Oh my goodness. These videos stopped my breath the first time I saw them. They are so exquisitely put together. Each clearly executes the concept and with little or no words, leaves you all tingly and wide-eyed. These are the kind of videos that inspired me back in college. It’s so wonderful to see art of this caliber.
So the current career interest is graphic design. I’ve kinda sorta been doing it for a while in relation to photography, yearbook, and newspaper stuff. Now I’m giving it a shot. Here are some links to work that I think is just dandy. (Yes, you have to click through, but it’s totally worth it!)
You know what? I’m kinda tired of the same old pregnancy package photos. You know the one when the man stands behind the woman and they both cup the belly and look down at it lovingly? That’s nice and all, but I’m in the mood for something different.
I think this interview is fabulous. I love her passion, her humor, and her explanation for what makes the best grilled cheese sandwich on the planet. Her sentiments toward cooking can definitely translate into any passion. Enjoy!
P.S. I always remember this video when I make a grilled cheese sandwich.
I had a lovely Sunday yesterday with Reid and Kelly yesterday. We met up with Aaron at Ted’s for a delicious lunch and then set off to the High Museum to see the Titian exhibit. We had a good time on the train ride over talking about Lord of the Rings (which Reid and Kelly are obsessed over and I’m just now listening to) and crazy people we’ve met on MARTA.
The Titian exhibit was beautiful. Not all the paintings were by Titian; some were by his Italian contemporaries. I was a bit disappointed that the exhibit was so small; only two rooms compared to the vast area taken up by the Dali exhibit, a waste of space in my opinion. Nevertheless, I did enjoy looking at all the paintings, discussing the stories behind them, and sharing opinions on the works. It was much more enjoyable to have friends there to talk about the paintings and hear their points of view. I also decided that I really want to be painted as a Greek goddess or a damned woman in the Bible. I would especially love to be Venus! I enjoy posing for classes and artist meetups, but the works produced are always half-done studies rather than a finished concept painting. Here are some of my favorite paintings from the show:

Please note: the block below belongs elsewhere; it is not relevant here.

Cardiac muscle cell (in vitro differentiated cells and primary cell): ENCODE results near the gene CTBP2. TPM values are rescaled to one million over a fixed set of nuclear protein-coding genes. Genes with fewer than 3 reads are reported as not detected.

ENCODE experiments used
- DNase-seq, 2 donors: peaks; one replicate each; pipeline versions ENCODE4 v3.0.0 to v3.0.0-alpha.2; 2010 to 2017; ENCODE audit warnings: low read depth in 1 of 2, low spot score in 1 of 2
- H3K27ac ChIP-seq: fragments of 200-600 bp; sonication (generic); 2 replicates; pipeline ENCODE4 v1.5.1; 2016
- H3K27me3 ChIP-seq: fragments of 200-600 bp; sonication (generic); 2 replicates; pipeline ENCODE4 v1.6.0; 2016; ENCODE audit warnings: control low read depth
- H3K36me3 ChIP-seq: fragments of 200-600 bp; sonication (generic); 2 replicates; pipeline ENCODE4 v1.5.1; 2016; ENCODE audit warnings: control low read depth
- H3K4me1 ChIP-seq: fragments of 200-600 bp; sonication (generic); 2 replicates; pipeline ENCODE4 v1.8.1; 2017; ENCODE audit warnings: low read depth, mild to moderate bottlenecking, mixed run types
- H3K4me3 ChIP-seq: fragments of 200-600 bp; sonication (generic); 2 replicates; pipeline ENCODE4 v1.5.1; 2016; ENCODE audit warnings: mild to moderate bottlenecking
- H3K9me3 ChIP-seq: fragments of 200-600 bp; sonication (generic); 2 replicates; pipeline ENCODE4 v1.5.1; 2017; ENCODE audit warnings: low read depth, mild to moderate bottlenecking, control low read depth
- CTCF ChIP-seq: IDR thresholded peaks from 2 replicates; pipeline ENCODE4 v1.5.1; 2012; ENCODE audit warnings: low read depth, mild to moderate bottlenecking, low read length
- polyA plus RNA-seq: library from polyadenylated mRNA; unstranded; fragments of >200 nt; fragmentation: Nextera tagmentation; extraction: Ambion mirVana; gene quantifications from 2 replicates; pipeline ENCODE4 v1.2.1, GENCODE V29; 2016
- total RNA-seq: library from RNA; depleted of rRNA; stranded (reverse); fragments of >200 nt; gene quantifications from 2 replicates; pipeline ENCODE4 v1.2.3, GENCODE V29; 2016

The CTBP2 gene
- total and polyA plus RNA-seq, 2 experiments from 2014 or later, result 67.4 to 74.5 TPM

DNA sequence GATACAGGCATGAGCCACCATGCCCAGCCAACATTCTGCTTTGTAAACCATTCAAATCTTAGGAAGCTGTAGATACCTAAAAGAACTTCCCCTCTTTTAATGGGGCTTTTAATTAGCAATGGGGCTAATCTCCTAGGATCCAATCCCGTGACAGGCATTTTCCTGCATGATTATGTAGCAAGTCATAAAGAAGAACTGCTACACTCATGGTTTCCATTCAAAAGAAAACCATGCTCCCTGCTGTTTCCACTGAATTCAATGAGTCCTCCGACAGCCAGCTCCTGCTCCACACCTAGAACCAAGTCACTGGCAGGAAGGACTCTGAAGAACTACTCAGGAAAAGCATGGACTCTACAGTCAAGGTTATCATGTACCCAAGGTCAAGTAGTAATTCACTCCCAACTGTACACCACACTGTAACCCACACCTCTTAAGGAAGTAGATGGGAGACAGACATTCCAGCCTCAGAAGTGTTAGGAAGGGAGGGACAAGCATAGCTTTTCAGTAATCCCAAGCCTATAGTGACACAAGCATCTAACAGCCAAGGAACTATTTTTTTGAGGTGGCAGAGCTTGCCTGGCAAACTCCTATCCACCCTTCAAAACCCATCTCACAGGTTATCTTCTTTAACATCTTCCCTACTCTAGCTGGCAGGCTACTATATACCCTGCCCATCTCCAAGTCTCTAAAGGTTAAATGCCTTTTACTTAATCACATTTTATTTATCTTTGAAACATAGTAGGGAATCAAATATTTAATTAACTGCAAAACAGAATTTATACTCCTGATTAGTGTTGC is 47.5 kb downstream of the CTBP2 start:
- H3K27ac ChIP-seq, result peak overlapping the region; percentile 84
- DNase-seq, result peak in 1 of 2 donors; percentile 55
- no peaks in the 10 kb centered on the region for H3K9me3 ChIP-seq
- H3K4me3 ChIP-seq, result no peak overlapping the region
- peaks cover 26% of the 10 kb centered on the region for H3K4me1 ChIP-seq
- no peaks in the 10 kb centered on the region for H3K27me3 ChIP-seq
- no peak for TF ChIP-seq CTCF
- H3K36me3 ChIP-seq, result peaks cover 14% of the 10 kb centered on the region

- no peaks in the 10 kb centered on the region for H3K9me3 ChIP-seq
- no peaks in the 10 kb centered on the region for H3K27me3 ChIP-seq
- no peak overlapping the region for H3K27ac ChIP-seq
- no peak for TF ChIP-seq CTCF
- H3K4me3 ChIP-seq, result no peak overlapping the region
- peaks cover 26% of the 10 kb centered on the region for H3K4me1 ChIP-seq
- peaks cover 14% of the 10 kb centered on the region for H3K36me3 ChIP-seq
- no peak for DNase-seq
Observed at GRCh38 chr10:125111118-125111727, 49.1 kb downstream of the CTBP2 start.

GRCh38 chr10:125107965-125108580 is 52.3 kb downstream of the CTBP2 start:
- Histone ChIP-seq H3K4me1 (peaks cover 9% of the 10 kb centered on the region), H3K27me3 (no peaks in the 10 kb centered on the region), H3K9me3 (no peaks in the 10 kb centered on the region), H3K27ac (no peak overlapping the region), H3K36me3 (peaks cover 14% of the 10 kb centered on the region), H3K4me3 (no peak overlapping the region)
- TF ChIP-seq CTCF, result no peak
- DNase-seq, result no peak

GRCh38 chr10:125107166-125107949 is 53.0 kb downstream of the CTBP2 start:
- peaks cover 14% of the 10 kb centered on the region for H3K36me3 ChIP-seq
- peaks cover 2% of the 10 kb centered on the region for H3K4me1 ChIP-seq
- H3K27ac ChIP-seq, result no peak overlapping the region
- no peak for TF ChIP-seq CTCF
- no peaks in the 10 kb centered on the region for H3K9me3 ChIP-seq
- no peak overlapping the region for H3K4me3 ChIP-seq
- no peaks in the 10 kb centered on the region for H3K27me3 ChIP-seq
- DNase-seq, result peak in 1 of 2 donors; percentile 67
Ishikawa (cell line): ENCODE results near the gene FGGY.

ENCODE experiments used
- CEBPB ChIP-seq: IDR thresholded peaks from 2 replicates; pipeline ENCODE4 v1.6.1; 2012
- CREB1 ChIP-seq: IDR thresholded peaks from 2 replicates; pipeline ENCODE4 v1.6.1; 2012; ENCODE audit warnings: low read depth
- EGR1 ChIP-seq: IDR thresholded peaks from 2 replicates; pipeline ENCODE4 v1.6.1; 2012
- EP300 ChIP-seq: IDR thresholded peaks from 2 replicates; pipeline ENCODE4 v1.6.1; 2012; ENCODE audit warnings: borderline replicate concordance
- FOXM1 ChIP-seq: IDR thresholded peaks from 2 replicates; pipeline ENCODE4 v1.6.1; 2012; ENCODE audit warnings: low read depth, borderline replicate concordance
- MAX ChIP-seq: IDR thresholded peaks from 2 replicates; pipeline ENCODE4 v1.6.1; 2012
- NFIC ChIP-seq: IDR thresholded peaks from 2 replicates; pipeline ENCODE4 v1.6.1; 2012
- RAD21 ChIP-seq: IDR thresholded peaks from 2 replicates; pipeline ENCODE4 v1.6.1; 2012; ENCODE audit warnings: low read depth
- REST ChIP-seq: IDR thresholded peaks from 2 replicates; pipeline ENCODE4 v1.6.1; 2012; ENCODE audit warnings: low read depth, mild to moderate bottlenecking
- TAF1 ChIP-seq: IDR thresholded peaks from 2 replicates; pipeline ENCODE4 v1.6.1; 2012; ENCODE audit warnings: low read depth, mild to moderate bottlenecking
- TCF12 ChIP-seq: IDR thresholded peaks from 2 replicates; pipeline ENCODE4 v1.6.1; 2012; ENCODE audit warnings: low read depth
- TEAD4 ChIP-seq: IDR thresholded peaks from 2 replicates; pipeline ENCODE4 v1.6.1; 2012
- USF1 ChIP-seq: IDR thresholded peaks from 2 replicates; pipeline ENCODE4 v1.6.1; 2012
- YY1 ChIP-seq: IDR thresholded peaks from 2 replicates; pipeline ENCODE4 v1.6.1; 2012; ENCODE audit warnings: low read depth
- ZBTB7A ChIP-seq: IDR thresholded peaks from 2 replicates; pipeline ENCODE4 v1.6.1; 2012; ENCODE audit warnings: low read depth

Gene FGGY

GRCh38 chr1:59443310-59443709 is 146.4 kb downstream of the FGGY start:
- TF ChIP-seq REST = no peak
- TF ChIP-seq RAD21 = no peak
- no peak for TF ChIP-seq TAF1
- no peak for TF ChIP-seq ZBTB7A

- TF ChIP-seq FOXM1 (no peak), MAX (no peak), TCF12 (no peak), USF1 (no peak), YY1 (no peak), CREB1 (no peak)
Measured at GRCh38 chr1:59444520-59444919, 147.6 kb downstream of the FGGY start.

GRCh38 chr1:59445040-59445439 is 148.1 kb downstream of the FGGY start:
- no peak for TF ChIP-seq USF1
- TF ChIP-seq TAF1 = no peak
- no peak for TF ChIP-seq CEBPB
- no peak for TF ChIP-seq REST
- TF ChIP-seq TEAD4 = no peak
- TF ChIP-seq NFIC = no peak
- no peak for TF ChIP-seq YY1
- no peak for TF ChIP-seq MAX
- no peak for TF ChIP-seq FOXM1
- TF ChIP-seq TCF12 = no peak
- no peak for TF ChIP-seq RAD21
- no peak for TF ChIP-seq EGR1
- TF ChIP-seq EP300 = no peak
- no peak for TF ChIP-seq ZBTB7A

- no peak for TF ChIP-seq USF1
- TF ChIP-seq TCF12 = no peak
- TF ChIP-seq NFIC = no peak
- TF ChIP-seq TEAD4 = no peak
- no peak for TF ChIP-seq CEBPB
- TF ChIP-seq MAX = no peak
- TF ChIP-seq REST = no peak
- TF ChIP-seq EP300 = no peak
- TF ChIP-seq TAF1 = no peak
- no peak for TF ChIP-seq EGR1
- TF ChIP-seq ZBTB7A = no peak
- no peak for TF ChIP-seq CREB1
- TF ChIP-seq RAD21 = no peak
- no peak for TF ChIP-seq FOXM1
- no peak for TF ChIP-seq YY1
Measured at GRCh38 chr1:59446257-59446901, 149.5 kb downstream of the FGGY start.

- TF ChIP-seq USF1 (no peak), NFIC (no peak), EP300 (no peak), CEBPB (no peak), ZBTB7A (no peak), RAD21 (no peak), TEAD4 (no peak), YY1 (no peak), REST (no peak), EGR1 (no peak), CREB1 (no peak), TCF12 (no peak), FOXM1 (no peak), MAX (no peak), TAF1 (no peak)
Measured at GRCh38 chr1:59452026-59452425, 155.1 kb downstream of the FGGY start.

Afterwards we walked through the permanent collection and visited some old favorites. Reid also pointed out pieces he was drawn to and we noticed a definite pattern of depictions of confident, often scholarly men, deep in concentration. It was interesting to contrast the paintings I was drawn to, which were often beautiful, confident, usually feminine women with my body type. I think both of us were drawn to art that embodied the traits we admire within our sexes and want to see in ourselves. I’m really glad he came with us and had a decent time.
Towards the end of the trip I browsed a photography exhibit by Peter Sekaer. The photos were taken mostly during the Depression and were informal and subtle images of people and places. While none of the images blew me away, I could definitely appreciate the kind of personality it takes to enter people’s homes and neighborhoods and shoot such relaxed photos. The subjects always seemed straightforward without any kind of walls between themselves and the camera. Here are some of my favorite photos:
On the drive home Reid and I talked about art and listened to Lord of the Rings. All in all, it was a good day. Now I want to visit other museums!